The Nordic Resistance Movement (NRM) is a case in point. One of the few survivors of the VAM period of the 1990s, the NRM has come to believe that, although violence can in some cases be justified, it is at present counter-productive as it limits the organization’s potential growth and complicates the success of the far right on the local and national political levels. Instead, the NRP endeavors to be the “friendly face of National Socialism,” concentrating on social media, reaching out to feminist groups and becoming increasingly active in the green movement, a strategy that has been correctly called eco-fascism.[31]

 There have been no incidents of right-wing terrorism in Sweden for several years as the Swedish far right have moved increasingly from the streets to the Riksdag and the battle for the hearts and minds of voters. The strategy has been successful so far, but parliamentary groups like the Sweden Democrats must produce results in order for this tenuous turn from violence to continue past the 2022 elections.

Conclusion

In the violence of the 1980s and 1990s, the Swedish white power movement was heavily influenced, and sometimes directed, by American groups and leaders. Ben Klassen’s Church of the Creator, Tom Metzger’s White Aryan Resistance and William Pierce’s literary and musical contributions helped shape a generation of Swedish activists. The Order’s example and the influence of the American group’s surviving members had as formative influence on the forms of the violence undertaken by VAM and the lone wolf killers who proceeded it.

Those tactics however were unsuccessful and resulted mainly in the incarceration of movement activists. From this miasma emerged the Sweden Democrats who, rebranded and under new leadership, achieved an electoral breakthrough which was made possible, perhaps inevitable, by the flood of immigrants entering Sweden in 2015. This electoral success did what the violence of the movement could never achieve by closing the gates of immigration and, in true US electoral style, promising to get tough on crime and to treat white, native-born Swedes fairly in the tattered remnants of the once proud Swedish welfare state.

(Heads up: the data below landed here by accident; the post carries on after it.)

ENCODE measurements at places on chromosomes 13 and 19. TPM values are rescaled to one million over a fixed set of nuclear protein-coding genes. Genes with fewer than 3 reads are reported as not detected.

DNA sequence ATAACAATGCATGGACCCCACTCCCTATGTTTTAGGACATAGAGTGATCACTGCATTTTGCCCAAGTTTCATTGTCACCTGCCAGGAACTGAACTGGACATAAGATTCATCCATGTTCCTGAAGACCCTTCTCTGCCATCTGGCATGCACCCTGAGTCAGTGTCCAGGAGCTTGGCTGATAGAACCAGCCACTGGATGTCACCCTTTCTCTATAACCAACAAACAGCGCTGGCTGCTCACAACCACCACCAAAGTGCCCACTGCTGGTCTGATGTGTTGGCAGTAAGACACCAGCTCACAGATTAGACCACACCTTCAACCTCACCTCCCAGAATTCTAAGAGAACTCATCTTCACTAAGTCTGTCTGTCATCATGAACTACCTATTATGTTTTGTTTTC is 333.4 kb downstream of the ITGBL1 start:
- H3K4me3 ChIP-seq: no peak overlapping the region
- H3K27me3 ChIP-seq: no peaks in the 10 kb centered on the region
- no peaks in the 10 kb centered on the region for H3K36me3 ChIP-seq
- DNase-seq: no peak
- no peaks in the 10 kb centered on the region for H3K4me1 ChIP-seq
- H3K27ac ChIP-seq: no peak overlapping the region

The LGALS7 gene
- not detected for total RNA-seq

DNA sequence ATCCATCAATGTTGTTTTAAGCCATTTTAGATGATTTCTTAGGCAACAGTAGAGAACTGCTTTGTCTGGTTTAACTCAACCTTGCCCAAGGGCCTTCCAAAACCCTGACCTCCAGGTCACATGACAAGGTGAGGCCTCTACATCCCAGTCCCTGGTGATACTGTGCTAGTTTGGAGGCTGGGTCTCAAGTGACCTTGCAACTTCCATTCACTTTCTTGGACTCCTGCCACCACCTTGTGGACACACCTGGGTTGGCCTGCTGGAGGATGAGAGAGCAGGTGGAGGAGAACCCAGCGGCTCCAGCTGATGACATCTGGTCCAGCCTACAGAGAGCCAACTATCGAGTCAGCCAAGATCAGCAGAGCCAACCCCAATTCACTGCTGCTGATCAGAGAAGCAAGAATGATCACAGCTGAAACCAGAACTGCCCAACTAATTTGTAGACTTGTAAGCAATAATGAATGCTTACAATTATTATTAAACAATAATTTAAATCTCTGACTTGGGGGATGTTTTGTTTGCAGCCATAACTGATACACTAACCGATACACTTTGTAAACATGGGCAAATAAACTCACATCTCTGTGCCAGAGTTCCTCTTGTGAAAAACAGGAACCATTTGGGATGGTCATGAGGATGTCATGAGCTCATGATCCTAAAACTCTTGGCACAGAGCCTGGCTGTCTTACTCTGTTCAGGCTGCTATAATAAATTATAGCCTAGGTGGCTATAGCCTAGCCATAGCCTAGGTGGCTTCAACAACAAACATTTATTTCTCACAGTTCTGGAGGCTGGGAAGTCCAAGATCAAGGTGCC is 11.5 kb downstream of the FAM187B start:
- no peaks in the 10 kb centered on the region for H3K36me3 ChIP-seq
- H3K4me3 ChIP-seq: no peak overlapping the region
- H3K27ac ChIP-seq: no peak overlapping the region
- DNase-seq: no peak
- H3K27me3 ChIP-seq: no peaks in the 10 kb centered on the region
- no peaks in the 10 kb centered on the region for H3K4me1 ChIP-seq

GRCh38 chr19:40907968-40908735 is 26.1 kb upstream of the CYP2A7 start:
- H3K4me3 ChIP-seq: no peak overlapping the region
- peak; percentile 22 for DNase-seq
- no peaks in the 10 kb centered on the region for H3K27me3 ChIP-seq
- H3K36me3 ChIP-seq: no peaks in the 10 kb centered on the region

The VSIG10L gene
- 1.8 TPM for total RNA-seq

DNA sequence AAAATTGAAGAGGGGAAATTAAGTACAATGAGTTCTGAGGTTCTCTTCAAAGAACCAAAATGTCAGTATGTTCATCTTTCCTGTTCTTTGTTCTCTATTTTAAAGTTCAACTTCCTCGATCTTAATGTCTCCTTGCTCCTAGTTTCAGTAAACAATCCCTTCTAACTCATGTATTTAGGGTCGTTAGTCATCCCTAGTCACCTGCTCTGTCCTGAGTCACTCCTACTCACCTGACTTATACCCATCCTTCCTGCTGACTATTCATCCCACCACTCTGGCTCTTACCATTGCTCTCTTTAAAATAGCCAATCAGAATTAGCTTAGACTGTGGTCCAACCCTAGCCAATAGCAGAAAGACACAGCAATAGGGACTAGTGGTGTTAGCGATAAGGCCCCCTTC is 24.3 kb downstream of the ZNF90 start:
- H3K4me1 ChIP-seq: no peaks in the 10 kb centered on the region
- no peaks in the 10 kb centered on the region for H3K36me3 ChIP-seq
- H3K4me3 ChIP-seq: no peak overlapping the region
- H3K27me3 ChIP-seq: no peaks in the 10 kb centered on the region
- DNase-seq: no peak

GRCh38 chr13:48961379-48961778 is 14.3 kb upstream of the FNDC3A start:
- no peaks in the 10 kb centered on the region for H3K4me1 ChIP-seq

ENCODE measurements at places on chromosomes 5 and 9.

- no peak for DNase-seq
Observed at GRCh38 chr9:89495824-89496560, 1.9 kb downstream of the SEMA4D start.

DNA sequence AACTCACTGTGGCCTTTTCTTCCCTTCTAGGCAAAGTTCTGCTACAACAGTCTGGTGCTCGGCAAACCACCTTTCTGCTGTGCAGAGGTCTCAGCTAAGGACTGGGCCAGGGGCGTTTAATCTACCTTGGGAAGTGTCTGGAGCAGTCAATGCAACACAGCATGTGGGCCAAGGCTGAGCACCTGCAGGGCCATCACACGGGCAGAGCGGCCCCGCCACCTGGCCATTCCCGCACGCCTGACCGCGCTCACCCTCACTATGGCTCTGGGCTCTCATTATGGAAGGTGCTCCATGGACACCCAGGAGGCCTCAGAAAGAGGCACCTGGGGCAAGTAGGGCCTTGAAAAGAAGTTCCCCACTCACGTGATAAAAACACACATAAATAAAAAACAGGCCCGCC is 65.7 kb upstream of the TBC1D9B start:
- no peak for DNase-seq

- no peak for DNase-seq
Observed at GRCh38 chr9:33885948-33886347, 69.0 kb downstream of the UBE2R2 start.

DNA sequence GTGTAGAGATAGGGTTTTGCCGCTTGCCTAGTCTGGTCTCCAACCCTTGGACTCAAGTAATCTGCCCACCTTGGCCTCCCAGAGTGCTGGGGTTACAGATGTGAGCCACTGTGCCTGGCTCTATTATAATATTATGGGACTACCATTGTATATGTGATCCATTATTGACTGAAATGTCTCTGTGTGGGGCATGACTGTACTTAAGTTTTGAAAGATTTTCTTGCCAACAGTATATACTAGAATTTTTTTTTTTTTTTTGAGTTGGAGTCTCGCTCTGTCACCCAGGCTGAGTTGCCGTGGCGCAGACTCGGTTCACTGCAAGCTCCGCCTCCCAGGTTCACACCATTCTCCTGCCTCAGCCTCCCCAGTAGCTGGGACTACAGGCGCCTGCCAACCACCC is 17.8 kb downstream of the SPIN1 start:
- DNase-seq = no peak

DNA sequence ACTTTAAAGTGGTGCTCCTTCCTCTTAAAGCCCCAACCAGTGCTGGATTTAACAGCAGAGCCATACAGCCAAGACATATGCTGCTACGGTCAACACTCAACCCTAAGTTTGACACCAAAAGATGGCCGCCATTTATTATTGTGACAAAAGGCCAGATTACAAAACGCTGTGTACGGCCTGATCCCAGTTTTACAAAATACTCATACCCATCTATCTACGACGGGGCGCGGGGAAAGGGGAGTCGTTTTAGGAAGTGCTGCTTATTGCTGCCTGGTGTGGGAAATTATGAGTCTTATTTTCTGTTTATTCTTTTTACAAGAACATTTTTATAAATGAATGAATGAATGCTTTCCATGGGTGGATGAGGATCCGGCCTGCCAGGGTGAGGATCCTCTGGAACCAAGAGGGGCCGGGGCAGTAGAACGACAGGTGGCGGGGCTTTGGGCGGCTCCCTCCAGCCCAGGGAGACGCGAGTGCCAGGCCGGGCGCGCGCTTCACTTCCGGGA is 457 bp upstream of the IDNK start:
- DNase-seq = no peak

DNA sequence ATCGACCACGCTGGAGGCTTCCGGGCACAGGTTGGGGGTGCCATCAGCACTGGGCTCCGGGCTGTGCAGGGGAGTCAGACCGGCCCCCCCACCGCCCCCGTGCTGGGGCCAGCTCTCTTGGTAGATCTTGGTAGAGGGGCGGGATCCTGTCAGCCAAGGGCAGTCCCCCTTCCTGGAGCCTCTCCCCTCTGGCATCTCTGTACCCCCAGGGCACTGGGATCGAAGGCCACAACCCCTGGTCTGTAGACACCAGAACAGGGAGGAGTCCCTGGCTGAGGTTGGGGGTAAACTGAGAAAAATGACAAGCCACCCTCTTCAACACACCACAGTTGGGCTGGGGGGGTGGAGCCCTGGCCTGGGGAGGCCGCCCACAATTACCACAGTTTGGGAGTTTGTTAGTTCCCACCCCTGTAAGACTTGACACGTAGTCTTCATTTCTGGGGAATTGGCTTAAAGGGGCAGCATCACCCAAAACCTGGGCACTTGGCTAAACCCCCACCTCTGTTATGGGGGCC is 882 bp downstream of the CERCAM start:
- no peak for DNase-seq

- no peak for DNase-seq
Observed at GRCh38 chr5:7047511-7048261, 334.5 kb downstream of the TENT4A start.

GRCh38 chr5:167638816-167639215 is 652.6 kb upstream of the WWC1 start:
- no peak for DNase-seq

References 

[1] One-year assessment for 2021 – summary, National Center for Terrorist Threat Assessement (Washington, DC, 2021), https://www.sakerhetspolisen.se/download/18.4ffee9b31787cb4eddc1ce/1619621033333/NCT-one-year-assessment-2021.pdf.

[2]  Jan Bohlin and Anna-Maria Eurenius, “Why they moved—emigration from the Swedish countryside to the United States, 1881–1910,” Explorations in Economic History 47, no. 4 (2010): 533-51. Mounir Karadja and Erik Prawitz, “Exit, voice, and political change: Evidence from Swedish mass migration to the United States,” Journal of Political Economy 127, no. 4 (2019), https://www.econstor.eu/bitstream/10419/183466/1/wp1237.pdf.

[3] Jeffrey Kaplan and Leonard Weinberg, The emergence of a Euro-American radical right (New Brunswick, N.J.: Rutgers University Press, 1998), ch. 8.

[4] Heléne Lööw, “White noise music-An international affair” (paper presented at the 1st World Conference on Music and Censorship, 1998), https://freemuse.org/graphics/Publications/PDF/Whitenoisemusic.pdf.

[5] Lööw, “White noise music-An international affair.”

[6] Nicholas Goodrick-Clarke, Black sun: Aryan cults, esoteric Nazism, and the politics of identity (Albany, NY: New York University Press, 2003), 199.

[7] Ugo Corte and Bob Edwards, “White Power music and the mobilization of racist social movements,” Music and Arts in Action 1, no. 1 (2008): 4-20.

[8] George Michael, “The Revolutionary Model of Dr William L. Pierce,” Terrorism and Political Violence 15, no. 3 (2003): 62-80. Cf. Jeffrey Kaplan, “Leaderless Resistance,” Terrorism and Political Violence 9, no. 3 (1997): 85-6.

[9] Gellert Tamas, Lasermannen – En Berättelse Om Sverige [The Laser Man – A Story About Sweden] (Stockholm: Ordfront, 2002). On the Order, see Kevin Flynn and Gary Gerhardt, The Silent Brotherhood: Inside America’s Racist Underground (New York: Free Press, 1989).

[10] Mel Ayton, Dark soul of the South: the life and crimes of racist killer Joseph Paul Franklin (Washington, D.C.: Potomac Books, 2011).

[11] Mattias Gardell, “Urban terror: The case of lone wolf Peter Mangs,” Terrorism and political violence 30, no. 5 (2018): 796-7.

[12] Gardell, “Urban terror: The case of lone wolf Peter Mangs,” 793-811.

[13] Heléne Lööw, “Racist violence and criminal behaviour in Sweden: Myths and reality,” Terrorism and Political Violence 7, no. 1 (1995): 120.